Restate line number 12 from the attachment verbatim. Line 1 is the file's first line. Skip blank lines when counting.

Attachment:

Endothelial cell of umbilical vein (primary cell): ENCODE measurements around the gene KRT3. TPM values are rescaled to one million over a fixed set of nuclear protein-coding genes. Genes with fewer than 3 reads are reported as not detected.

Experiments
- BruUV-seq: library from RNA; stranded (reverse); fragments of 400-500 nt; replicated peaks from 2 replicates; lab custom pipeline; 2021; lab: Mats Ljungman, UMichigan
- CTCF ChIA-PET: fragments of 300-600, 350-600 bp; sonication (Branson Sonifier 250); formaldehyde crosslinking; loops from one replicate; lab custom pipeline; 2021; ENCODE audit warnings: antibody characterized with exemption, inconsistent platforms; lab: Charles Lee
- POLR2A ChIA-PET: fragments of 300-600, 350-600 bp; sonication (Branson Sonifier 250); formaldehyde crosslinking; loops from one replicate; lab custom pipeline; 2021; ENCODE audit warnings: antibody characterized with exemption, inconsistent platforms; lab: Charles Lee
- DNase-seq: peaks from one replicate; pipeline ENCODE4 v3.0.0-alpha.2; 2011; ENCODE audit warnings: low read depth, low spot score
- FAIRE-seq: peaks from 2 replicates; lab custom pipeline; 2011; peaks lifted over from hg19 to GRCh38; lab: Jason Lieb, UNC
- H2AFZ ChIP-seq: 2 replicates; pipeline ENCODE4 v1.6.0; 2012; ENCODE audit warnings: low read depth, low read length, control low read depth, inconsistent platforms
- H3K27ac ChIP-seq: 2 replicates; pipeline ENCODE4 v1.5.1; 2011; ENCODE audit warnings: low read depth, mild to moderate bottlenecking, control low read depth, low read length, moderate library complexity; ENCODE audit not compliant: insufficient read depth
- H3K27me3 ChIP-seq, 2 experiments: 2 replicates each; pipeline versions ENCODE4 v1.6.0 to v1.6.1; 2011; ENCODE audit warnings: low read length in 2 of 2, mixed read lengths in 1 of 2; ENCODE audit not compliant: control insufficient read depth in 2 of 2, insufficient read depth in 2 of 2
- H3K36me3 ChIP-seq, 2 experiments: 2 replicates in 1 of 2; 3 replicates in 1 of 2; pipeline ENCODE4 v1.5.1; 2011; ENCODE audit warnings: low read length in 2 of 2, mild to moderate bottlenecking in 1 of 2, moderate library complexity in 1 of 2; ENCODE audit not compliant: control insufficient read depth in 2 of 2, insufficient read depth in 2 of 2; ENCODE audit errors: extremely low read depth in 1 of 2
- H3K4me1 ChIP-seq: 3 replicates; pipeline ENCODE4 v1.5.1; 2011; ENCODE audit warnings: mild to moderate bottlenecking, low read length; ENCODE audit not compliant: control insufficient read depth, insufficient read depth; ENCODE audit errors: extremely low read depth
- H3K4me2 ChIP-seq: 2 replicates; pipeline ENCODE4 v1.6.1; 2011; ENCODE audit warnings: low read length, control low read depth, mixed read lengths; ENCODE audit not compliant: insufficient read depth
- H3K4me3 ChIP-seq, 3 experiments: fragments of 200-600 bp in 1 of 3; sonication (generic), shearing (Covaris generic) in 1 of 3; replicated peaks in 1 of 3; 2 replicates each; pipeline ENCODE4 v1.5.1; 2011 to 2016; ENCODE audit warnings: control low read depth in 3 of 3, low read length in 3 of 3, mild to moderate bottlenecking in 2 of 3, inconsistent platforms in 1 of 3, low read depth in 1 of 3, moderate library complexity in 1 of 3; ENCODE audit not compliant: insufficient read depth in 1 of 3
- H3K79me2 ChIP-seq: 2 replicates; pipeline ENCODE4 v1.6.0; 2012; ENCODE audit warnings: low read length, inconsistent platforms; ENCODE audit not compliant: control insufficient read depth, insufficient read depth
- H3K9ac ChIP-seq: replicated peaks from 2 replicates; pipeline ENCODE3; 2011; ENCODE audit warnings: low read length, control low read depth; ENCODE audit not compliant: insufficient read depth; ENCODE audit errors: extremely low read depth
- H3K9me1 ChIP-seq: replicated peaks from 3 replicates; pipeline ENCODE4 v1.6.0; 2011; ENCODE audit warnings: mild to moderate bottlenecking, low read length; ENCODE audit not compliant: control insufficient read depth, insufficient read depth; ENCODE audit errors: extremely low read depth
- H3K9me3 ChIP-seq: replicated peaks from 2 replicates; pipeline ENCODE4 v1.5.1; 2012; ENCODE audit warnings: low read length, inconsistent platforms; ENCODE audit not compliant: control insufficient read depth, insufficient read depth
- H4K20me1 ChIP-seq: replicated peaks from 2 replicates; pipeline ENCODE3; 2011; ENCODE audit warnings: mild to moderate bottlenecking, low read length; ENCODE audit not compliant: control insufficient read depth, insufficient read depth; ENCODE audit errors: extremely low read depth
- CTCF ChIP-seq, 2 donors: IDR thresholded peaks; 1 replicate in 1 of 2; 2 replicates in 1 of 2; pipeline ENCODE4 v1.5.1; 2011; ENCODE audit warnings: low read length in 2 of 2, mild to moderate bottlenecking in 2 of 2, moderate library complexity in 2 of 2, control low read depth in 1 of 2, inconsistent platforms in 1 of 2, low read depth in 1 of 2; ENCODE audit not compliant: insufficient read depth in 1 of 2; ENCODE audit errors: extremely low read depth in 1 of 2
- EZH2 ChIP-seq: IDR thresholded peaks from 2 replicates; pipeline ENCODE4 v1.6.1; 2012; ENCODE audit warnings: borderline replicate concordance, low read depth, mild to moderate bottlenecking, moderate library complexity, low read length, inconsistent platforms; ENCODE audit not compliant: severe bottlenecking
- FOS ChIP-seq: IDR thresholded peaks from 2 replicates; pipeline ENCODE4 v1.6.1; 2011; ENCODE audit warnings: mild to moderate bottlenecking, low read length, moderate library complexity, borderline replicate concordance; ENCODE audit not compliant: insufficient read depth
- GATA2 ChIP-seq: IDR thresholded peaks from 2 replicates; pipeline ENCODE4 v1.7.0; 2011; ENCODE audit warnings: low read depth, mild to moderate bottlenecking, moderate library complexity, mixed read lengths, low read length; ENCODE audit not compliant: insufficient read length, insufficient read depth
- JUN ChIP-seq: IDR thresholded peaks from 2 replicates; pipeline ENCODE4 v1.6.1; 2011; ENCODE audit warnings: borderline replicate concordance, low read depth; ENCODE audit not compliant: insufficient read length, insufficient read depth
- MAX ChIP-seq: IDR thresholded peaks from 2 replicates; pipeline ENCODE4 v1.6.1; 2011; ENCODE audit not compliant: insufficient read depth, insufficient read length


- H3K4me1 ChIP-seq: 3 replicates; pipeline ENCODE4 v1.5.1; 2011; ENCODE audit warnings: mild to moderate bottlenecking, low read length; ENCODE audit not compliant: control insufficient read depth, insufficient read depth; ENCODE audit errors: extremely low read depth